Carbon: Post project review to take account of actual building air tightness (as Building Regulation requirements)

Communities: Gateway review at Stage 2

Waste: Actual waste/recycled content calculations, which should be compared with the proposals at Stage 2 evaluation. Calculated in accordance with the approach set out by WRAP and available online.

Business: A bespoke KPI to measure the value of work placed with target enterprises (including the regional environmental technology sector). Benchmark data will help to shape and inform future requirements.

Water: Bespoke calculations of predicted water usage and the degree to which this is offset by rainwater harvesting, recycling of grey water and other solutions. These would be subject to gateway review at Stage 2.

Employment & Training: A bespoke KPI to measure the number of target individuals benefiting from the project. Benchmark data will help to shape and inform future requirements.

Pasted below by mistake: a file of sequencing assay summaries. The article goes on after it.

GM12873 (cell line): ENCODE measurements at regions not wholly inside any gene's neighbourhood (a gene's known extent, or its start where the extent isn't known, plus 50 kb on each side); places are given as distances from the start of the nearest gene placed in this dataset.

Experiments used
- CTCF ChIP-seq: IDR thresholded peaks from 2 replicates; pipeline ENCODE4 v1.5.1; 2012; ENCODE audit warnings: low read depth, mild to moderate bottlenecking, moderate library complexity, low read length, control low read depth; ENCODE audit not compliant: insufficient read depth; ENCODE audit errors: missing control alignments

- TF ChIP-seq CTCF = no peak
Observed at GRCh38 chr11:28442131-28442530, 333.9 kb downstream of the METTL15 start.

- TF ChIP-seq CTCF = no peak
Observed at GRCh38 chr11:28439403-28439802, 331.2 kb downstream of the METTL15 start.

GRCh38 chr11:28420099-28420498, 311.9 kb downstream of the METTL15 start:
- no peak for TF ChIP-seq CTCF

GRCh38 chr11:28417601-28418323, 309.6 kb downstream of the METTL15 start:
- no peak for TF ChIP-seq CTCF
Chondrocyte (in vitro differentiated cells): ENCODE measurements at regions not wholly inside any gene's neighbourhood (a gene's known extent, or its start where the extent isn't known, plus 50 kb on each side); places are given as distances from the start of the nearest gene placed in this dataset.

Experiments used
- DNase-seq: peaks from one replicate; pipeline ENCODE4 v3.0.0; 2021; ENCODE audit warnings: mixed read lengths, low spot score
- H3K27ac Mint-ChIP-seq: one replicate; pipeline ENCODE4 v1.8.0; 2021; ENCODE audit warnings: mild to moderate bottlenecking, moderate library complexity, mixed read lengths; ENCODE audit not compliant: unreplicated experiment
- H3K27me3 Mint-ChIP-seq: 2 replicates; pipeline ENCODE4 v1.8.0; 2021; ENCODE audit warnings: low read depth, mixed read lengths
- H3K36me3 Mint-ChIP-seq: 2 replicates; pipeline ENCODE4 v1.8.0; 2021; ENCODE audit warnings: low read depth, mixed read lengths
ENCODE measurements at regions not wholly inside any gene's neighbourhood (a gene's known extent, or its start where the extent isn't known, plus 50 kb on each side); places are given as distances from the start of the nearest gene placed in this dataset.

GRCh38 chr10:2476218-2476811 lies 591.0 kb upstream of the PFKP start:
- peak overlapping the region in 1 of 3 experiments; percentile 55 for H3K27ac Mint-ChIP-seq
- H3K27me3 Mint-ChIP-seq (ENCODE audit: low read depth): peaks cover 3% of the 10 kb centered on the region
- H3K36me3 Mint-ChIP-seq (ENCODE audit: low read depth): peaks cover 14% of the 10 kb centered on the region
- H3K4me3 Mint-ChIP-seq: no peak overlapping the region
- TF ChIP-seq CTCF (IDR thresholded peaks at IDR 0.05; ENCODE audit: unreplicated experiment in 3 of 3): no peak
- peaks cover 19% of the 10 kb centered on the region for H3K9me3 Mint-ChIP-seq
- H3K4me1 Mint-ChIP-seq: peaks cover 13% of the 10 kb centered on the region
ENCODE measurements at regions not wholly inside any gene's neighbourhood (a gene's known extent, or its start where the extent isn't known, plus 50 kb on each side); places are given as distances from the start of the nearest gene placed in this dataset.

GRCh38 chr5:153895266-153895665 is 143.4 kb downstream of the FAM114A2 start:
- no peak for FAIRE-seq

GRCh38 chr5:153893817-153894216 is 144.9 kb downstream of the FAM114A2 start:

Transport: Whole Life Value: Gateway review by the North West Design Review Panel / Gateway review at Stage 2 NWDA Officer. Supported by post project review by an NWDA Officer to see that any conditional requirements were complied with. Place Shaping and Adaptation: Gateway review by the North West Design Review Panel / NWDA Officer. Supported by post project review by an NWDA Officer to see that any conditional requirements were complied with.

User Satisfaction & Comfort: An end user satisfaction survey - so that the reality of carbon efficient technologies can be considered from an occupier perspective. We recommend adoption and refinement of the ASHRAE tool developed at Manchester University Built Environment Research Group for this.

In proposing a bespoke approach, we considered each of the ten sustainability themes relative to the Key Performance Indicator (KPI) sets issued annually by Constructing Excellence in the Built Environment. Whilst we recognise the contribution of these to stimulating continuous improvement in the construction industry, there was not a good fit with the Mandatory Sustainability Development Requirements. This relates in part, to the fact that many of the Constructing Excellence KPIs are not client-focused but allow construction companies to understand their performance compared to other companies. Also many of the measurements are subjective on a 1-10 scale.

Continued Improvement of NWDA Sustainable Buildings Policy & Process